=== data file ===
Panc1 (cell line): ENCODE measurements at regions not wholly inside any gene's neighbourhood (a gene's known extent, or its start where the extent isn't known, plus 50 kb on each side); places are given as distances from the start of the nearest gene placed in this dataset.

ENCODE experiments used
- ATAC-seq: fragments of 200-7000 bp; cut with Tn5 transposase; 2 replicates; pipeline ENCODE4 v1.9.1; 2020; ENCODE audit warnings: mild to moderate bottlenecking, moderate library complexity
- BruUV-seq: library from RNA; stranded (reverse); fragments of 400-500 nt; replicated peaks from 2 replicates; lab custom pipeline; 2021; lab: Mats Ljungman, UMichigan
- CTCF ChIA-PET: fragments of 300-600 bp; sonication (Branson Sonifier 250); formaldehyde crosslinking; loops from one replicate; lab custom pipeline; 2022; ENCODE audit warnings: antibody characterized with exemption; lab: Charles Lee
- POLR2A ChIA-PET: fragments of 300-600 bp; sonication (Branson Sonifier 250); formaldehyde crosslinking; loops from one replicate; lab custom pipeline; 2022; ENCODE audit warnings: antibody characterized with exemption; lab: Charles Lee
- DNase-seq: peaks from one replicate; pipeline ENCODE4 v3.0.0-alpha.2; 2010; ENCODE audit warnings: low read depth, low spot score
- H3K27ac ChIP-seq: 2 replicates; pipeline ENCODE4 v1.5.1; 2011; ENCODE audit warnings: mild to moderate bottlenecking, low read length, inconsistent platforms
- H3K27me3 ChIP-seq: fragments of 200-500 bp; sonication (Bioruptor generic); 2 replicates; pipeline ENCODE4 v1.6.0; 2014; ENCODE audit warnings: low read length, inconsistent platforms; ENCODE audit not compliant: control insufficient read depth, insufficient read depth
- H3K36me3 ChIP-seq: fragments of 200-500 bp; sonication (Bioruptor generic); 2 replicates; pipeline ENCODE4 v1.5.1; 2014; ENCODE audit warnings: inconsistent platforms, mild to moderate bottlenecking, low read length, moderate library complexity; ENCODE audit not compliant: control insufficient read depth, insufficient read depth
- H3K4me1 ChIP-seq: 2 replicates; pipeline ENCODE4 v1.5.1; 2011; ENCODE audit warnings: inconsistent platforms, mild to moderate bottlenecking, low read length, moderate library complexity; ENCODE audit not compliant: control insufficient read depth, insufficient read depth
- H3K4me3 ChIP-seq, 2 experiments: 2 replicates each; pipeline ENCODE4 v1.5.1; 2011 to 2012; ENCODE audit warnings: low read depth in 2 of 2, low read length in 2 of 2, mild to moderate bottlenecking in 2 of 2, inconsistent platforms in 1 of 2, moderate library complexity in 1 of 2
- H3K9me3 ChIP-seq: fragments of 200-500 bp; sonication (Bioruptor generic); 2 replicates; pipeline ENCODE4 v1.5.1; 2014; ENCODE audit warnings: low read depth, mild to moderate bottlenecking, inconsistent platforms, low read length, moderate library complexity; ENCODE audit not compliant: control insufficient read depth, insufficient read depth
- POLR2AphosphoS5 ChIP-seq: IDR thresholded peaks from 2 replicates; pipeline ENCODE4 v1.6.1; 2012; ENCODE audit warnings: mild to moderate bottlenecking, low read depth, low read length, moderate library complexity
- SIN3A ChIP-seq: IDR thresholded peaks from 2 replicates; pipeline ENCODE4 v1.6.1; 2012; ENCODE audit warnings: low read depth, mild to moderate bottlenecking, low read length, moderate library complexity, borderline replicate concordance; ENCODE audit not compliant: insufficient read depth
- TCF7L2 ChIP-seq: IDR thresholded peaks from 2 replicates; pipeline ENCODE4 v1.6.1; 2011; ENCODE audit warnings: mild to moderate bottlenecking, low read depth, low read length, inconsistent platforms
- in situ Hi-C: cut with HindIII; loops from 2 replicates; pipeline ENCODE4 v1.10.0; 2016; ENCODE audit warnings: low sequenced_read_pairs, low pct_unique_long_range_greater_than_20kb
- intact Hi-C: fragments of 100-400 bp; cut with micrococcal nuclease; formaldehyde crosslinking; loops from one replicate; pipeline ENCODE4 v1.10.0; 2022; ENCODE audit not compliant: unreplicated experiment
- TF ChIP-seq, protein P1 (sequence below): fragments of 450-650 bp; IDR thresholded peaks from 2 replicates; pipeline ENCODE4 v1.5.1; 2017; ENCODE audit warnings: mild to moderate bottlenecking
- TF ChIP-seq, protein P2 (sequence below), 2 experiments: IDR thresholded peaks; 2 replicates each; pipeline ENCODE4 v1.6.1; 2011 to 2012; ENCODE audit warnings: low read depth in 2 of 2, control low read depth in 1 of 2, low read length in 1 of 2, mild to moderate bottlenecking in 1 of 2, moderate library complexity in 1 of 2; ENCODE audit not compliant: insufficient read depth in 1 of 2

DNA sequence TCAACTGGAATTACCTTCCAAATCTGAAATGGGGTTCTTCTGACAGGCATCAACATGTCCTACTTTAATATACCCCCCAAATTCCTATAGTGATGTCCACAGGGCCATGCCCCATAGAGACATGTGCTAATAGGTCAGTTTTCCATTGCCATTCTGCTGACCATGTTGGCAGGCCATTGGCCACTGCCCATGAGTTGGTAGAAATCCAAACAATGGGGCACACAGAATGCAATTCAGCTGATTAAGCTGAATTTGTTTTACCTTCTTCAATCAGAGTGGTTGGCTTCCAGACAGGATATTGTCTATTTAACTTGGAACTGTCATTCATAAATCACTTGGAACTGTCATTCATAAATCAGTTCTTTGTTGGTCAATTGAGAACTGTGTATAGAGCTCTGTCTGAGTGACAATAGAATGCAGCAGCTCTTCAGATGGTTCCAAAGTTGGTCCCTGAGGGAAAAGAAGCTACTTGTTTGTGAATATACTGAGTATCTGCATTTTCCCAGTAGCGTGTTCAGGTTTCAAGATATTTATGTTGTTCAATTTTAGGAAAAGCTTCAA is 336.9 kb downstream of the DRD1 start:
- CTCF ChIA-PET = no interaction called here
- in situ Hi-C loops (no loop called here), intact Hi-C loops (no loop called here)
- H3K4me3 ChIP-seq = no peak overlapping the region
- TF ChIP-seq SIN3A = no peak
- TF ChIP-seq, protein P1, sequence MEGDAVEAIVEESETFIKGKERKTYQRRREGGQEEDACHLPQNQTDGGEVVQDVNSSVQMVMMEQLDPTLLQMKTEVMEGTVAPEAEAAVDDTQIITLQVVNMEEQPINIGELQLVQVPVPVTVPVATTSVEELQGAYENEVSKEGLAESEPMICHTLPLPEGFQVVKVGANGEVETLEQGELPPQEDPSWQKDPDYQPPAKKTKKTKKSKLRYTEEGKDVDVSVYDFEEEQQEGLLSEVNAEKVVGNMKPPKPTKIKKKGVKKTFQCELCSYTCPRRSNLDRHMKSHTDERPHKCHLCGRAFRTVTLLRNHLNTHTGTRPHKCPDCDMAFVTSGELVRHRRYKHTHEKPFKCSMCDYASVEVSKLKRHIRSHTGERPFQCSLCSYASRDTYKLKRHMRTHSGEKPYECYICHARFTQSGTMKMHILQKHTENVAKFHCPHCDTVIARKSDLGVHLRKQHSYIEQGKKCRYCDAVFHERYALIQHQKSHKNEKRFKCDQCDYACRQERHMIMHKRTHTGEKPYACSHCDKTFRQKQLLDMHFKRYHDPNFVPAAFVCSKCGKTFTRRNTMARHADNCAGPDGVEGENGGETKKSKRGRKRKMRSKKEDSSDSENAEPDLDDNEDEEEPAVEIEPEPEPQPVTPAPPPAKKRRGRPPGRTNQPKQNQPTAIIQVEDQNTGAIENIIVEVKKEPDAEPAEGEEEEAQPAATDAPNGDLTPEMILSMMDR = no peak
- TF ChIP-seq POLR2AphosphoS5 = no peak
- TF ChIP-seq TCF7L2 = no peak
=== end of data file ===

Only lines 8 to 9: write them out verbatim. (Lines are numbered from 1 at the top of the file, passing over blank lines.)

- H3K27ac ChIP-seq: 2 replicates; pipeline ENCODE4 v1.5.1; 2011; ENCODE audit warnings: mild to moderate bottlenecking, low read length, inconsistent platforms
- H3K27me3 ChIP-seq: fragments of 200-500 bp; sonication (Bioruptor generic); 2 replicates; pipeline ENCODE4 v1.6.0; 2014; ENCODE audit warnings: low read length, inconsistent platforms; ENCODE audit not compliant: control insufficient read depth, insufficient read depth